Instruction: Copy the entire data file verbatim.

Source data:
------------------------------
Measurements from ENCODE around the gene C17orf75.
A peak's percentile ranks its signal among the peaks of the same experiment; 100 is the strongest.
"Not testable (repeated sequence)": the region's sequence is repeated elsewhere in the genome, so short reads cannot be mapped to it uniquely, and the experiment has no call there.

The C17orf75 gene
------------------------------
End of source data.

Measurements from ENCODE around the gene C17orf75.
A peak's percentile ranks its signal among the peaks of the same experiment; 100 is the strongest.
"Not testable (repeated sequence)": the region's sequence is repeated elsewhere in the genome, so short reads cannot be mapped to it uniquely, and the experiment has no call there.

The C17orf75 gene